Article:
You know when you were a kid, trying to walk a line with a book placed on the top of your head? Your mother or teacher always told you that it helps to develop good posture and cultivates a straight spine. In this land of carrying any and every thing on your head, people do stand up very straight and tall. Young ladies, old ladies, tall men, short men, boys, girls; they all transport items casually resting on their crowns. While I have to say that it is quite a bit easier for the shoulders or back to use the head, it is hard not to be impressed by some of the items in transit (not to mention the people carrying them). A bowl full of cassava is very heavy. Logs are long and unwieldy. Palm wine runs the risking of tipping and showering sticky sweet beverage all over the unhappy porter.
This balancing act that almost the entire population of Ghana seems to be performing, also is a pretty apt metaphor for the lives these same people lead. I’m primarily chatting with cocoa farmers day in and day out, but their daily decisions reach far beyond the commodity. When farming, it is like you are confronting a scale, weighing the costs and benefits of each practice, each expenditure. Though most people don’t really go through an economic (monetarily, but also opportunity costs) analysis every time they decide to do something, there is some element of a balance sheet when choosing whether adding fertilizer is worth the high price if cocoa yield is uncertain. Or, spraying pesticide when last year there was no serious infestation. Put time in and labour into weeding, or spend some money and apply chemicals.
The field is just the start. I think particularly because of the nature of cocoa farming – where there is one major harvest, and then another one or two smaller ones – the prevalence of also balancing multiple modes of employment seems high. A guy might farm, but perhaps Wednesday he acts as a driver. A woman may own or help on a cocoa farm, but the cassava, maize, plantain, and cocoyam she grows feeds the family, or the gari she sells helps pay for school fees. Perhaps it’s my naiveté, but farming seems to necessitate flexibility to change, according to the environment and weather yes, but also to shifting politics and economic circumstances.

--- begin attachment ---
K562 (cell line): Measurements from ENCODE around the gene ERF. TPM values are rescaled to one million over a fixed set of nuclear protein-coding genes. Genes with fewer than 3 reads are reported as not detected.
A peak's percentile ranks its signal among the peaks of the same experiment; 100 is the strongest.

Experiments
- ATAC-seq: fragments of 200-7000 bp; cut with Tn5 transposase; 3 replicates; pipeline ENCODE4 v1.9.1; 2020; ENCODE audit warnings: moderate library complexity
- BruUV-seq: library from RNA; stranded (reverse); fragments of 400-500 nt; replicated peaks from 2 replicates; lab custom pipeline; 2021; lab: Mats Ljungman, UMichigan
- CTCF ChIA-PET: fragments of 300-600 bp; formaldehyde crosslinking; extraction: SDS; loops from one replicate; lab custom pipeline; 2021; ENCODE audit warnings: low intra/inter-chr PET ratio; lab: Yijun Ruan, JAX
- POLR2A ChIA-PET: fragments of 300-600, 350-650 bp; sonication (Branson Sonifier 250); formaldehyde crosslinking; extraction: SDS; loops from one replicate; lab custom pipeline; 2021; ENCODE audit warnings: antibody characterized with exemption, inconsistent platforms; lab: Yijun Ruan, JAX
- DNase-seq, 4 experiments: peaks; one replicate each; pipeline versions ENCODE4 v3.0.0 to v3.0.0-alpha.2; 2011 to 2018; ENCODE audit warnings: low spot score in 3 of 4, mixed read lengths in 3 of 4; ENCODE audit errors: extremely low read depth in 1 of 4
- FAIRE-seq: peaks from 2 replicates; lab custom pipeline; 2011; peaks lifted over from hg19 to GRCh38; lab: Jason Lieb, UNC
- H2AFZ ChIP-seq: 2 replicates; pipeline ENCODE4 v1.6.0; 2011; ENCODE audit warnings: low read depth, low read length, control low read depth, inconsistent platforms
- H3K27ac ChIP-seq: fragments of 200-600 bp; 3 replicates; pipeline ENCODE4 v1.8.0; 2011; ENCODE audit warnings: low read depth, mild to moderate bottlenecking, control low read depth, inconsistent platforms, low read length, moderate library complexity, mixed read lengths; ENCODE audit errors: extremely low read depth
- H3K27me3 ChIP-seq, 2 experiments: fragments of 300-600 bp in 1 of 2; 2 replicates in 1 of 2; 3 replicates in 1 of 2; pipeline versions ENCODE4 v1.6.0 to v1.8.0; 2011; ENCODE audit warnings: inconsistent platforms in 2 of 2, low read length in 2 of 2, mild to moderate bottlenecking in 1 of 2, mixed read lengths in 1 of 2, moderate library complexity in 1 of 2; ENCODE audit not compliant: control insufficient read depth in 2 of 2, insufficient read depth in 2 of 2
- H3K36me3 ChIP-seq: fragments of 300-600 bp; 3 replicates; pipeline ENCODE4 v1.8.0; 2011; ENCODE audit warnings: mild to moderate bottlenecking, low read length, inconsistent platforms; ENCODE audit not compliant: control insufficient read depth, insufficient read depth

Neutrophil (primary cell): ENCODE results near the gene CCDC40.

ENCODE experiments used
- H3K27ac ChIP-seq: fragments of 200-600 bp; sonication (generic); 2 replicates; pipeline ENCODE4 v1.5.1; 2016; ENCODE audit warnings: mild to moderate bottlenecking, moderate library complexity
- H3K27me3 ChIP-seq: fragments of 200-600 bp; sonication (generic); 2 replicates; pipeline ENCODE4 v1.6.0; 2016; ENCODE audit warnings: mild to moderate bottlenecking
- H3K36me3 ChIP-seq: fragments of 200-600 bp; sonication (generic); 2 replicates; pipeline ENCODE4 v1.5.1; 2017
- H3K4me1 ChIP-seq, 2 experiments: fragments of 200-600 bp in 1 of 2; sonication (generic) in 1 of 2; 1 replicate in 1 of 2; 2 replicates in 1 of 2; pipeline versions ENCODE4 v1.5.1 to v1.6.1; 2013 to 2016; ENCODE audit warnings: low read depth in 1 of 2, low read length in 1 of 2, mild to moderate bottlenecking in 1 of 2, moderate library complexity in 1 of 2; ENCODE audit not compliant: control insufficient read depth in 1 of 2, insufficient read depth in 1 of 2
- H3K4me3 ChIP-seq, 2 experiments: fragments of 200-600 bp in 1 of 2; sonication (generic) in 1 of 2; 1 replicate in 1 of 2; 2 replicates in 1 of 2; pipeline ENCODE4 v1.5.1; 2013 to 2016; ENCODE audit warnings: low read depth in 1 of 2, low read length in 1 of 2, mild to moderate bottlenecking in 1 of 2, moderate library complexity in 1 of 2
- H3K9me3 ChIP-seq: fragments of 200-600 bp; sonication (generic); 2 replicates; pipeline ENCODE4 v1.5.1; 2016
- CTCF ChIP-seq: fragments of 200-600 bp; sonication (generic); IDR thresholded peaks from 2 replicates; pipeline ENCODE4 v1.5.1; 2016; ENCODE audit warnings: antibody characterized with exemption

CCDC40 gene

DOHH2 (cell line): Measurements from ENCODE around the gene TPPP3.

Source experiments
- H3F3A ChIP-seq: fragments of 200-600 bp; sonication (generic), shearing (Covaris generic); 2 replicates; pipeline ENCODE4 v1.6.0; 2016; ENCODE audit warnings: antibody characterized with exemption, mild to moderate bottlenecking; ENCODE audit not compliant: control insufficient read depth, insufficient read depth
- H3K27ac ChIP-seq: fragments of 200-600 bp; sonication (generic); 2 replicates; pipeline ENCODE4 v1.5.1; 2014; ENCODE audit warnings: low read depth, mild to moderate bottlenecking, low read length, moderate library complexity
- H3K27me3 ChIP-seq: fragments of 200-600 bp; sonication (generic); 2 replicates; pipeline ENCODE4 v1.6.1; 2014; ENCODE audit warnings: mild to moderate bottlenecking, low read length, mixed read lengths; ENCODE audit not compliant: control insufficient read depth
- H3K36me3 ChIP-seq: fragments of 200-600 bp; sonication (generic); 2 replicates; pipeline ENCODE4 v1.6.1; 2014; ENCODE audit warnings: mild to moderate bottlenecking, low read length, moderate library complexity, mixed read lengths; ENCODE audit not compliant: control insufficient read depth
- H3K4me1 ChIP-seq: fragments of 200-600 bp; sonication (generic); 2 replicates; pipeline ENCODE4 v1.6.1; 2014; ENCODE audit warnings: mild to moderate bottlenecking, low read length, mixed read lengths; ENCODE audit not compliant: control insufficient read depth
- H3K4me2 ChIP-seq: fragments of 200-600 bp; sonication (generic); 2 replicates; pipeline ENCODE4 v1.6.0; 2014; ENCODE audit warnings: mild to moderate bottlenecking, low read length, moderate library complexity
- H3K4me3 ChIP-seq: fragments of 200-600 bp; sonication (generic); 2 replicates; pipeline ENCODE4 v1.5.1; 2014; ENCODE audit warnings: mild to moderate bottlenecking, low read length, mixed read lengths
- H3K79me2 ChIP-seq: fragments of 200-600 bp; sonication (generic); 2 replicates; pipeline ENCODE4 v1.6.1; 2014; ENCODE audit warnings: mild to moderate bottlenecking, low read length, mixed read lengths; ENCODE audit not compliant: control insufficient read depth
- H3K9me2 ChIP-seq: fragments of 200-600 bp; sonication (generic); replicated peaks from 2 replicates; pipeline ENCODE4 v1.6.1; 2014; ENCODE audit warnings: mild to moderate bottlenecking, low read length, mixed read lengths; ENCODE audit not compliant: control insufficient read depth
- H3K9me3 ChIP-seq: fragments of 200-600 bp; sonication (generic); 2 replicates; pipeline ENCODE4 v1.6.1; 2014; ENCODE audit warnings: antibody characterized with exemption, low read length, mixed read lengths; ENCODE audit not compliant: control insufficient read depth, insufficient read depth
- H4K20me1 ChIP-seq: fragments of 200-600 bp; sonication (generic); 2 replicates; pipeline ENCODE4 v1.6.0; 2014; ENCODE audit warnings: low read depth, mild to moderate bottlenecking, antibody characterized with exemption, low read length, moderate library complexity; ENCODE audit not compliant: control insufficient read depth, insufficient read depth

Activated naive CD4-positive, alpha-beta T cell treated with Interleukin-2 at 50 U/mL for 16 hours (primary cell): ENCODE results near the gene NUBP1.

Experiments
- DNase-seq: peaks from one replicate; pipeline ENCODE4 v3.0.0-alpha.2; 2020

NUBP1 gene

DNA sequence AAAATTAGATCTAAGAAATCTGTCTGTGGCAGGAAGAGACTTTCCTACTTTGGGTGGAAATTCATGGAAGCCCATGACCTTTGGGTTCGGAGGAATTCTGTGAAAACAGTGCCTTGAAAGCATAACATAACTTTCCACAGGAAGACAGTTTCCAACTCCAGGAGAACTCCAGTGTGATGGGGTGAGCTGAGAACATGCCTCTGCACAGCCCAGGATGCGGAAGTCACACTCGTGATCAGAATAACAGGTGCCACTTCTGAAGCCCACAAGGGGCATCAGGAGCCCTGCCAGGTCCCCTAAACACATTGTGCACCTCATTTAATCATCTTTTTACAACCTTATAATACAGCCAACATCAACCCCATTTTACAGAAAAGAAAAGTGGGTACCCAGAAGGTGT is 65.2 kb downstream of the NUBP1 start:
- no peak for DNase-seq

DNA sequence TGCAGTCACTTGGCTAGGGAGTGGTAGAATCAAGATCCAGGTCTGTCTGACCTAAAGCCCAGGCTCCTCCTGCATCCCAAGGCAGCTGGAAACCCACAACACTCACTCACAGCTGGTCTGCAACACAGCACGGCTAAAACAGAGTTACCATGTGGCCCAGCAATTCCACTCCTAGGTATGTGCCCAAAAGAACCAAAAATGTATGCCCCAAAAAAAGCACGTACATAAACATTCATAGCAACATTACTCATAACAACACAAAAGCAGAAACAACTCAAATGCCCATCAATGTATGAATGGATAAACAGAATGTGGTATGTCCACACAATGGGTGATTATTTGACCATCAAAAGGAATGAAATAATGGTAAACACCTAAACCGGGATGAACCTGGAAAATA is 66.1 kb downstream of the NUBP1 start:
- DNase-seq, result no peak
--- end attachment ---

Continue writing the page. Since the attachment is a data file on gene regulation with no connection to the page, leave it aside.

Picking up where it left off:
A balancing act it is, but that makes up only a small piece. Juggling (with cocoa pods?) may be the more appropriate comparison!
As a bonus to my rant, it’s been a while since you’ve gleaned any recipes from my musings. So today you get some eggplant stew. These minute garden eggs (or nyaaduwa in Twi) are sold everywhere and make a really nice base for a stew.
1-2 tbs oil
½ onion, minced
1 cup tomatoes, chopped and seeded
2 cups eggplant, diced and salted
1 cup hardy green (like collards or spring), shredded
1 tbs tomato paste + 3 tbs water
¼ cup light coconut milk (I had to grind up fresh coconut!!)
1 tsp cayenne pepper, ground (or more to taste)
1 tsp curry spice of choice (or more to taste)
Salt to taste
1. Heat oil in a medium pot over medium-high heat. Sautee onions until starting to brown. Add tomatoes and cover the pot. Allow to stew on medium heat for about 7-10 minutes, until tomatoes are really starting to break down.
2. Add the eggplant, after draining and rinsing. Stir and cover again, cooking for another 10 minutes or so. Mix in the coconut milk, tomato paste water, and curry spice, and then cover the pot for another 5 minutes.
3. Maybe pour in some more water if it’s not stew-y enough, and then place the greens in the pot. Cover and let simmer another 5-10 minutes. Stir so that greens get incorporated and distributed, then lower heat and let stew another 5-10 minutes.
4. When you think it’s about ready, serve over rice (or something of that sort). Lentils would also be a nice addition, but could not get my hands on any here.